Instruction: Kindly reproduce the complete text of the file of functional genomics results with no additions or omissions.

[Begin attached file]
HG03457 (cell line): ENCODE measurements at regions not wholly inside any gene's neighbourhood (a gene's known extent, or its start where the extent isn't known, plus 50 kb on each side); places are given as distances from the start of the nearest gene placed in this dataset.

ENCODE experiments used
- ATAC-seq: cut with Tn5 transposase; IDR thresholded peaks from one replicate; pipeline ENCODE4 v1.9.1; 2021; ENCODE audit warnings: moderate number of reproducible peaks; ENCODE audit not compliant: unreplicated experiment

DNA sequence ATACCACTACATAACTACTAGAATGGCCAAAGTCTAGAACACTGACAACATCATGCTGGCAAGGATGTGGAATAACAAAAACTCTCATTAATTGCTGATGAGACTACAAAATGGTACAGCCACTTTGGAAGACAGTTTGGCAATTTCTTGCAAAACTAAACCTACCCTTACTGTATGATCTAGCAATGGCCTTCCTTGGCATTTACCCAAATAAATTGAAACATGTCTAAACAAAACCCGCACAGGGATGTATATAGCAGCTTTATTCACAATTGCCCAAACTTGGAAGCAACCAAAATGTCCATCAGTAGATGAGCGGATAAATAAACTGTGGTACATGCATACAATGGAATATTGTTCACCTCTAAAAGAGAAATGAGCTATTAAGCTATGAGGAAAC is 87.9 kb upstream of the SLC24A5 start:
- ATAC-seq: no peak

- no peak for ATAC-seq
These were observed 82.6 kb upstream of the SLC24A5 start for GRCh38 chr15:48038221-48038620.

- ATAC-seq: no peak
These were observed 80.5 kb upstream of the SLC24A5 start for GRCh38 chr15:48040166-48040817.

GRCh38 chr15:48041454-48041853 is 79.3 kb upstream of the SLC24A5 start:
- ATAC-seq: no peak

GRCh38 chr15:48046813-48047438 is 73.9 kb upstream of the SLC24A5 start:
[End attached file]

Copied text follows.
HG03457 (cell line): ENCODE measurements at regions not wholly inside any gene's neighbourhood (a gene's known extent, or its start where the extent isn't known, plus 50 kb on each side); places are given as distances from the start of the nearest gene placed in this dataset.

ENCODE experiments used
- ATAC-seq: cut with Tn5 transposase; IDR thresholded peaks from one replicate; pipeline ENCODE4 v1.9.1; 2021; ENCODE audit warnings: moderate number of reproducible peaks; ENCODE audit not compliant: unreplicated experiment

DNA sequence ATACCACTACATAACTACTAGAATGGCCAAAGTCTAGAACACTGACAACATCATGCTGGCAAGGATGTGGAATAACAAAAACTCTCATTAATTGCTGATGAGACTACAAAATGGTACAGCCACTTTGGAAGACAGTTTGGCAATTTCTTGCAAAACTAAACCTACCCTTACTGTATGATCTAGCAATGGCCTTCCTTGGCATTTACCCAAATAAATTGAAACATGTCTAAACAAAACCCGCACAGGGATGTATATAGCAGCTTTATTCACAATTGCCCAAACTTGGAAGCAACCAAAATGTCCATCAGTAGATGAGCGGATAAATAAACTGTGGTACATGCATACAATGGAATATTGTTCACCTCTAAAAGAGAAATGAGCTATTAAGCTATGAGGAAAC is 87.9 kb upstream of the SLC24A5 start:
- ATAC-seq: no peak

- no peak for ATAC-seq
These were observed 82.6 kb upstream of the SLC24A5 start for GRCh38 chr15:48038221-48038620.

- ATAC-seq: no peak
These were observed 80.5 kb upstream of the SLC24A5 start for GRCh38 chr15:48040166-48040817.

GRCh38 chr15:48041454-48041853 is 79.3 kb upstream of the SLC24A5 start:
- ATAC-seq: no peak

GRCh38 chr15:48046813-48047438 is 73.9 kb upstream of the SLC24A5 start: